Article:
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A Key Al Qaeda Suspect Captured

Afghanistan: Son of cleric convicted in N.Y. bomb plot allegedly is a top operative in the network.


WASHINGTON — Anti-Taliban forces in Afghanistan have apparently captured their biggest known trophy to date, a top Al Qaeda operative who is the son of an extremist Muslim cleric convicted in 1995 of conspiring to blow up New York landmarks, U.S. intelligence officials said Wednesday.

Ahmed Omar Abdel Rahman, 35, was a high-profile figure in Osama bin Laden's terrorist training camps in Afghanistan, U.S. terrorism officials said. The Pentagon's Defense Intelligence Agency told the CIA on Wednesday that the Northern Alliance had seized Rahman and was holding him at an undisclosed location. The CIA said it could not independently confirm the report.

Rahman has been an important and popular figure in Al Qaeda, intelligence sources said. He has been widely used in recruiting for the network, they said, because he was believed to be carrying on the work of his father, Omar Abdel Rahman, the so-called Blind Sheik who is being held in one of the highest-security federal prisons in the United States. The father remains an enormously influential figure in the jihad, or holy war, movement even as he languishes behind bars.

There were unconfirmed reports that the younger Rahman and as many as a dozen other captured Al Qaeda operatives would be flown to the Pacific region to be held at a U.S. military facility, perhaps on Guam or Wake Island. This has fueled speculation that such facilities could be the site for military trials of captured terrorism suspects.

A Bush administration official with extensive knowledge of terrorist organizations said: "This is a significant catch. He is a known terrorist, a member of the top Al Qaeda hierarchy."

The younger Rahman "shows up in [promotional] pictures, and they have been showcasing him, promoting the ties between Al Qaeda and the Blind Sheik," said Daniel Benjamin, a member of the National Security Council in the Clinton White House and now a terrorism expert at the Center for Strategic and International Studies.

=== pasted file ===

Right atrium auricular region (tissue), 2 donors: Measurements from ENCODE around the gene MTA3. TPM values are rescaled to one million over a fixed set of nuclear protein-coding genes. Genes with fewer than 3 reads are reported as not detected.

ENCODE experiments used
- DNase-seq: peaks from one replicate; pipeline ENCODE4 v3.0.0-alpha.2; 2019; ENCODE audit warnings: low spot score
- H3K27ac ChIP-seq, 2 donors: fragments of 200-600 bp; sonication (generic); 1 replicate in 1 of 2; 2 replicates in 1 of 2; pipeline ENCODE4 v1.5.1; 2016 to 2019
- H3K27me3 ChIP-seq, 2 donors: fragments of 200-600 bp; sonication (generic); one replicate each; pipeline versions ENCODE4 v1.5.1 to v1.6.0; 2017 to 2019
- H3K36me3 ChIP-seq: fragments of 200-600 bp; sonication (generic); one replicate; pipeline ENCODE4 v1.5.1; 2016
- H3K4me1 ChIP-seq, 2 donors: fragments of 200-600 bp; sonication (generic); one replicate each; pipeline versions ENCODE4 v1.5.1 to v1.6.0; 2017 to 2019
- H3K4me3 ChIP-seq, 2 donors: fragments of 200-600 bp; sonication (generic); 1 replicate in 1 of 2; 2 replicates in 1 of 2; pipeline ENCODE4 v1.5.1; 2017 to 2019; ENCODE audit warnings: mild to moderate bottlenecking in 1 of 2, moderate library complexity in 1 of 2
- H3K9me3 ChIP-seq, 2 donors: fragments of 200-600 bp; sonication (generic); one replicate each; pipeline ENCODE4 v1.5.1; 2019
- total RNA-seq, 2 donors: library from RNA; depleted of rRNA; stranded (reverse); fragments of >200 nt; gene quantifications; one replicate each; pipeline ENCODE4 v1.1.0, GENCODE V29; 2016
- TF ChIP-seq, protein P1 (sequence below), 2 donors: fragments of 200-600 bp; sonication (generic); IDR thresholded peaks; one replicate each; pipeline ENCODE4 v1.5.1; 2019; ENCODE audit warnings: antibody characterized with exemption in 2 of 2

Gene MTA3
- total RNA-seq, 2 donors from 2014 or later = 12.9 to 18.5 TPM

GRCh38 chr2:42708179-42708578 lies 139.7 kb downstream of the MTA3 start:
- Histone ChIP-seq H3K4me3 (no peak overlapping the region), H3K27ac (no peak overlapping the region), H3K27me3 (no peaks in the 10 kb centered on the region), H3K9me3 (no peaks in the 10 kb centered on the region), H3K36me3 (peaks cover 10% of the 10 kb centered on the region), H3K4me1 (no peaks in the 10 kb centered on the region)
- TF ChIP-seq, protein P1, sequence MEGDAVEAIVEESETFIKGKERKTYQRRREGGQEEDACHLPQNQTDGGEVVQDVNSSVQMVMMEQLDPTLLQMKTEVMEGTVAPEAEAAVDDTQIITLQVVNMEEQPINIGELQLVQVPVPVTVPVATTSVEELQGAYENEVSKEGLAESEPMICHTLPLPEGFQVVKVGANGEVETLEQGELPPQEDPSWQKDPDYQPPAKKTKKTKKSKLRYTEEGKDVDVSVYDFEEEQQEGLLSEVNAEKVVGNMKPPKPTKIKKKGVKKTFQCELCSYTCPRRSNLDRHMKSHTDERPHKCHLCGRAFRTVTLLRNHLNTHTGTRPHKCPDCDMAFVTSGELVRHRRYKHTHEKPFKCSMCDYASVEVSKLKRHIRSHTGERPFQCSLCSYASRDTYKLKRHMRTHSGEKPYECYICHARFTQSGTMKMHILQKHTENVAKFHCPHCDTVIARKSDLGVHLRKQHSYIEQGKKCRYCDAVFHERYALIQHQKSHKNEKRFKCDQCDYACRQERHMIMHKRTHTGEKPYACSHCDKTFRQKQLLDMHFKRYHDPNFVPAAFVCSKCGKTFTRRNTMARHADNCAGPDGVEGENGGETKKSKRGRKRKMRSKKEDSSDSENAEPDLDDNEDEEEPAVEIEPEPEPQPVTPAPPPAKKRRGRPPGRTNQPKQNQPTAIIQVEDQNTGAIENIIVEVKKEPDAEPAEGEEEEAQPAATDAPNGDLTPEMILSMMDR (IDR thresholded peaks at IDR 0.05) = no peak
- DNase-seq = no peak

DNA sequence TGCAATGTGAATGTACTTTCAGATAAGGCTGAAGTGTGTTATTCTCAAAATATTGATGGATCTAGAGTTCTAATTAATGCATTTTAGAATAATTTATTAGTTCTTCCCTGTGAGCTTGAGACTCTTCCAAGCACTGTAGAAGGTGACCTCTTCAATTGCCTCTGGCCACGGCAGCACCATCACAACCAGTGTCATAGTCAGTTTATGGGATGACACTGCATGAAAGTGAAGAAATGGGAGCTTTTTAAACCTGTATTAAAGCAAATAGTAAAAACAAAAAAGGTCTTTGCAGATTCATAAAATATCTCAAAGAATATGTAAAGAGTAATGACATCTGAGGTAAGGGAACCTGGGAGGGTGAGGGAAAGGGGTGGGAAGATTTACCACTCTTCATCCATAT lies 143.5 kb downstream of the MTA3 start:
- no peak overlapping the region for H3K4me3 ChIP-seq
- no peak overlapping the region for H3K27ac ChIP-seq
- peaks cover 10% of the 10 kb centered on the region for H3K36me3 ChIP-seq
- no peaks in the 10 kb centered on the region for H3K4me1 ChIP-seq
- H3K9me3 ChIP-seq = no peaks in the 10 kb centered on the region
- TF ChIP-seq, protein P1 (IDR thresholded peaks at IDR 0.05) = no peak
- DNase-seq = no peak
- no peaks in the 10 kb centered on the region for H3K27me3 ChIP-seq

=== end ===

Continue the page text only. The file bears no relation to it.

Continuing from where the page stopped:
"He is the new model of the jihad and is important symbolically," Benjamin said. "His connection confers legitimacy on Bin Laden and Al Qaeda."

Administration officials said the younger Rahman spent many years in Afghanistan in the Al Qaeda training camps, where he played a leadership role among Bin Laden's inner circle.

Rahman spent several years "trying to cook up ideas on how to get his father released from prison, including kidnapping, but nothing came of it. The Blind Sheik is not going anywhere," Benjamin said.

Rahman could become an early test of the Bush administration's plan to prosecute terrorists before a military tribunal rather than in U.S. civilian courts, a proposal that has triggered substantial controversy.

"This is exactly the type of individual that the military tribunal was created for," the administration official said, describing Rahman as "an out-and-out terrorist who should not be afforded the rights and privileges of an American citizen who should be tried in a civilian court of law."

As of late Wednesday, however, according to the Defense Intelligence Agency report cited by CIA sources, Rahman remained in custody of the anti-Taliban Northern Alliance, which has been in control of all prisoners taken in the Afghan campaign.

And Robert A. Underwood, Guam's delegate in Congress, said Wednesday that military and White House officials he had contacted said they had no knowledge of any plans to fly Al Qaeda prisoners to the Pacific region or to try them there.

U.S. officials said the Pentagon has been closely considering the legal implications of potential sites for a tribunal. Deputy Atty. Gen. Michael Chertoff said Wednesday that the makeup of the military tribunals are a work in progress and that some basic elements remain in flux--including whether authorities would require a two-thirds majority for conviction or some "higher level of unanimity," particularly in death penalty cases.

In congressional testimony, Chertoff noted that military tribunals have been abused by some foreign governments but that the ones being considered by the White House would have checks and balances and might even be held in public to ensure adequate oversight.

Reports of Rahman's capture, following a recent strike on an alleged Al Qaeda leadership site near the southern Taliban stronghold of Kandahar, emerged on a day in which the Pentagon reported that the U.S. military campaign was raising the pressure on the increasingly isolated Taliban.

But it was also a day in which the first U.S. combat death, that of a CIA undercover operative, was disclosed, and Pentagon leaders warned of a dangerous phase for U.S. and allied soldiers and for civilians.

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